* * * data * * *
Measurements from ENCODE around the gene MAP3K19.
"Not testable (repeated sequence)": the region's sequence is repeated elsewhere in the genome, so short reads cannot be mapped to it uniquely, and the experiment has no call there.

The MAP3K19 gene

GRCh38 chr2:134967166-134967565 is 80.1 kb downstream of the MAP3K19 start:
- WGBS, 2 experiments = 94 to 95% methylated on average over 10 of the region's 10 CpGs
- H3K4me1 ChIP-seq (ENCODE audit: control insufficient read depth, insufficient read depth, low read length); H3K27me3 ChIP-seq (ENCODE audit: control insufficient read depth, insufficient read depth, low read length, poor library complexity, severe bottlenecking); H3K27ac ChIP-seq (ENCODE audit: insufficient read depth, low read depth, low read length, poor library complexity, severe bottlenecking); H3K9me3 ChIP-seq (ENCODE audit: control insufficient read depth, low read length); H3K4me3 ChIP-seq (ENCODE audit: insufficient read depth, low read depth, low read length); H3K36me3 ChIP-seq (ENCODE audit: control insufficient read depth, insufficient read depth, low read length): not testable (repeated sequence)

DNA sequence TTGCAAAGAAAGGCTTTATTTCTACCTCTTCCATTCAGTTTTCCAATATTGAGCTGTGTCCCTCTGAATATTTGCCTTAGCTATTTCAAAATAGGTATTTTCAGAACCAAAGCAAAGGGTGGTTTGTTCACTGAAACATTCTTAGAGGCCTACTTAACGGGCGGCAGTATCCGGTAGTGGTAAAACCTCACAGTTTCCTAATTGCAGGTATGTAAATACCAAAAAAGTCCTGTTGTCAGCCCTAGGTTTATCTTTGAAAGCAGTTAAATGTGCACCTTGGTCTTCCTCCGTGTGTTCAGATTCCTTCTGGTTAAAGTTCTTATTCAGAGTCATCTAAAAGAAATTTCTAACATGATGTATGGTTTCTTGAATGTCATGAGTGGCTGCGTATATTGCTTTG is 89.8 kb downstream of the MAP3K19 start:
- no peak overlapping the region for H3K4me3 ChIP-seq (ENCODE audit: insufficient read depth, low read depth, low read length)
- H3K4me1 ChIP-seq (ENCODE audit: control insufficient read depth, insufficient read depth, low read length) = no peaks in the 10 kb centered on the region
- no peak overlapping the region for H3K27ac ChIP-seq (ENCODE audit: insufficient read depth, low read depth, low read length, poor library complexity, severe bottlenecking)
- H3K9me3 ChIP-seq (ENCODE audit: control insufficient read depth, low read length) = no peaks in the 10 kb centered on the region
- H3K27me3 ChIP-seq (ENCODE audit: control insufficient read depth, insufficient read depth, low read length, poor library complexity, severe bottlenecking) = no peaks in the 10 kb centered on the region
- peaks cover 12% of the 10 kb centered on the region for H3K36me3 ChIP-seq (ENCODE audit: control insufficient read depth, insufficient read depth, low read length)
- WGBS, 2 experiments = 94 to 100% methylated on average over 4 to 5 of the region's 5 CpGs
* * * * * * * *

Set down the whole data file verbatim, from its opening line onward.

Measurements from ENCODE around the gene MAP3K19.
"Not testable (repeated sequence)": the region's sequence is repeated elsewhere in the genome, so short reads cannot be mapped to it uniquely, and the experiment has no call there.

The MAP3K19 gene

GRCh38 chr2:134967166-134967565 is 80.1 kb downstream of the MAP3K19 start:
- WGBS, 2 experiments = 94 to 95% methylated on average over 10 of the region's 10 CpGs
- H3K4me1 ChIP-seq (ENCODE audit: control insufficient read depth, insufficient read depth, low read length); H3K27me3 ChIP-seq (ENCODE audit: control insufficient read depth, insufficient read depth, low read length, poor library complexity, severe bottlenecking); H3K27ac ChIP-seq (ENCODE audit: insufficient read depth, low read depth, low read length, poor library complexity, severe bottlenecking); H3K9me3 ChIP-seq (ENCODE audit: control insufficient read depth, low read length); H3K4me3 ChIP-seq (ENCODE audit: insufficient read depth, low read depth, low read length); H3K36me3 ChIP-seq (ENCODE audit: control insufficient read depth, insufficient read depth, low read length): not testable (repeated sequence)

DNA sequence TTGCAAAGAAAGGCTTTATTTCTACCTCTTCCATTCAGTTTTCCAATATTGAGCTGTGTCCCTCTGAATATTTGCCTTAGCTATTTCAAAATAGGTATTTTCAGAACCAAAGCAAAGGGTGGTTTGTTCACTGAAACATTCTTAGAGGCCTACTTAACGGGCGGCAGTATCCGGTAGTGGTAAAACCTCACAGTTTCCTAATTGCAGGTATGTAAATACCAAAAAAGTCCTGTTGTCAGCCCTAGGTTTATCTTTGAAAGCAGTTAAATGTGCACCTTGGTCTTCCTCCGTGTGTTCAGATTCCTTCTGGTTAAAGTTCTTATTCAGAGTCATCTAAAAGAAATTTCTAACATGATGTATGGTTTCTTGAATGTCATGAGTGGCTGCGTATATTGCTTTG is 89.8 kb downstream of the MAP3K19 start:
- no peak overlapping the region for H3K4me3 ChIP-seq (ENCODE audit: insufficient read depth, low read depth, low read length)
- H3K4me1 ChIP-seq (ENCODE audit: control insufficient read depth, insufficient read depth, low read length) = no peaks in the 10 kb centered on the region
- no peak overlapping the region for H3K27ac ChIP-seq (ENCODE audit: insufficient read depth, low read depth, low read length, poor library complexity, severe bottlenecking)
- H3K9me3 ChIP-seq (ENCODE audit: control insufficient read depth, low read length) = no peaks in the 10 kb centered on the region
- H3K27me3 ChIP-seq (ENCODE audit: control insufficient read depth, insufficient read depth, low read length, poor library complexity, severe bottlenecking) = no peaks in the 10 kb centered on the region
- peaks cover 12% of the 10 kb centered on the region for H3K36me3 ChIP-seq (ENCODE audit: control insufficient read depth, insufficient read depth, low read length)
- WGBS, 2 experiments = 94 to 100% methylated on average over 4 to 5 of the region's 5 CpGs